Daniel was a unique situation in that he didn’t really do AAU with anybody; a true Canadian, played in high school up there, played OBA, did not have a lot of US exposure, I saw him at Driftwood (community centre) and began recruiting him immediately.
Fortunately he and his mom stayed loyal to us, when his recruitment picked up late in the year.
Daniel Mullings and Sim Bhullar-we’ve talked about these guys before. How has their development been this year and how far are they from being NBA calibre?
I think their both exciting prospects because they both have tremendous upside, and obviously potential is the sexy word when it comes to professional basketball. I think neither are tapped out, both have grown incredibly at NMSU, and both have ways to go. From a numbers stand point, what they’ve done looks good on paper, and looks attractive professionally when you take into account their potential.
We’ve had several NBA scouts interested in Daniel and evaluating him.
What’s the game plan going in against San Diego State?
I think the game itself is going to be a real contrast of styles; we’re really half court oriented, we get the ball inside, shoot a lot of high free throws, and a high field goal percentage.
They are a full court oriented team, play fast, and will trap. The question will be whether the game will be in our tempo or theirs.
We’ve played teams all year that have tried to get us out of what we do; I think we’re excited about the challenge, but at the same time we know the details and finer points to execute, which is what it will come down to.
Nate Philippe (Toronto, ON)
Record: 20-12, Patriot League Champions
Opponent: #2 seed, Wisconsin Badgers
How has the transition been for you from school to school and conference to conference?
It’s been a very smooth transition because I am working with a great group of coaches, players, and support staff here at American University. It’s been a very different move for me because we have a new coaching staff in our first year, so we as a program have all been going through the transition together. AU is a great school, DC is a world-class city, and the whole athletic program is committed to excellence, so it’s been a great situation here. There is definitely an adjustment working with a new team, and learning what works and what doesn’t in a new league, but it is an exciting challenge that our staff embraced.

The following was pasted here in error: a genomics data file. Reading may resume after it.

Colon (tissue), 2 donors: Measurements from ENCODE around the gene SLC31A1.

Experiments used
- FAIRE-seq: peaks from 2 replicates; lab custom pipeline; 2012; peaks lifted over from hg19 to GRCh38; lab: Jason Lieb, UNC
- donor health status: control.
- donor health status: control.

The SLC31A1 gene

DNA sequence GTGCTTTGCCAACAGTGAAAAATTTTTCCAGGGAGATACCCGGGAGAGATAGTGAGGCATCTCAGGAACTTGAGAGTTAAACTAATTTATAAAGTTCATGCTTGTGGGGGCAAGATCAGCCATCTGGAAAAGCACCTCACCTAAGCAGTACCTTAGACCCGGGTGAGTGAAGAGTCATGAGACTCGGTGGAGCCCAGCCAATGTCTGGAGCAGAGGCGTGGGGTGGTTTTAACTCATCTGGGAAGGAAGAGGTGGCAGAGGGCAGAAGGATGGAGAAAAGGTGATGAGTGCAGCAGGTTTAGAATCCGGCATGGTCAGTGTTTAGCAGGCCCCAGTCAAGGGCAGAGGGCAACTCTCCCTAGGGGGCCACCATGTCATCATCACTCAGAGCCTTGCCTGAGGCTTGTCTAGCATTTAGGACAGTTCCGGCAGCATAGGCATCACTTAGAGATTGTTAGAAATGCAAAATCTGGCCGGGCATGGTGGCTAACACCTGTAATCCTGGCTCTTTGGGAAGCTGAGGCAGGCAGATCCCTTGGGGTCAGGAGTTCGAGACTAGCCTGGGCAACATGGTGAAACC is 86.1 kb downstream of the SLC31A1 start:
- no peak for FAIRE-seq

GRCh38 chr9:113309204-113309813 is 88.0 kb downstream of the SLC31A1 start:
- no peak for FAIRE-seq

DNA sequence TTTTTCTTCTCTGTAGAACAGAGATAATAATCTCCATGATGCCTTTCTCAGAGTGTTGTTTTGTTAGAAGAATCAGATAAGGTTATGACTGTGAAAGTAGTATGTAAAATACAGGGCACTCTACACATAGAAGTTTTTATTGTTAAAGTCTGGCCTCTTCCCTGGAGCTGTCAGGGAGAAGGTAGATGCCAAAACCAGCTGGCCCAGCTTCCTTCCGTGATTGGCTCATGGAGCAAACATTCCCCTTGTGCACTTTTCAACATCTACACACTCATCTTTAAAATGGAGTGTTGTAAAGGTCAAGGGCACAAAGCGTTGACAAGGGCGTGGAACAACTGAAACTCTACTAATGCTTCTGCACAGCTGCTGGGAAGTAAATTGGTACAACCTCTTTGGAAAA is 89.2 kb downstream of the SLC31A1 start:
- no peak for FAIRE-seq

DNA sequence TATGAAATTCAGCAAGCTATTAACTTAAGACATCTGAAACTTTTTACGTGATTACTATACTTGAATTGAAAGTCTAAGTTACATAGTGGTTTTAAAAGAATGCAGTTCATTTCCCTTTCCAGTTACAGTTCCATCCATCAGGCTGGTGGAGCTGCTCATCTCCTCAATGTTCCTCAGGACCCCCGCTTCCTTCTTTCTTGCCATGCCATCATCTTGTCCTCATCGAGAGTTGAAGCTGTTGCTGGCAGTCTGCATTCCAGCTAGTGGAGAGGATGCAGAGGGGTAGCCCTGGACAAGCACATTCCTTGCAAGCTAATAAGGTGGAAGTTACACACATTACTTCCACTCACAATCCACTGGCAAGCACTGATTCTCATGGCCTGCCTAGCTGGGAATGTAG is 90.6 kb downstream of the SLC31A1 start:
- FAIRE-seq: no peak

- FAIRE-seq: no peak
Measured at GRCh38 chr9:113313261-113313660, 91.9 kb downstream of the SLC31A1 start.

This is your first NCAA Tournament appearance; describe the feeling for me and the feedback you’ve received?
It’s been a phenomenal past couple of weeks, and it’s been really exciting to be a part of. Obviously our team has been enjoying the ride and playing at a very high level to win a Patriot League Championship and reach the NCAA Tournament. The support that we’ve received from the University community, the Athletic department, our students, alumni, and supporters in general has been amazing! We know we’ve got a lot of people behind us, who are supporting us 100%. On a personal level, reaching the NCAA Tournament is the pinnacle of our profession as coaches, and definitely something I have always aspired to accomplish, so I’m very thankful and excited for the opportunity.
What were the team goals that you and the coaching staff talked about in the beginning of the season?
Mike Brennan, our head coach, did a great job setting expectations with the team when we first got on campus and throughout the season. Consistently he would tell our team that he was not evaluating our team and our progress on wins & losses, it was about constantly getting better every day as individual players and as a team. There was a steep learning curve for our players teaching them brand new offensive and defensive philosophies, and our guys approached every workout, practice, and game with passion, work-ethic, and purpose.
Do you feel like you overachieved, or was winning a conference title something that you guys felt was realistically in reach?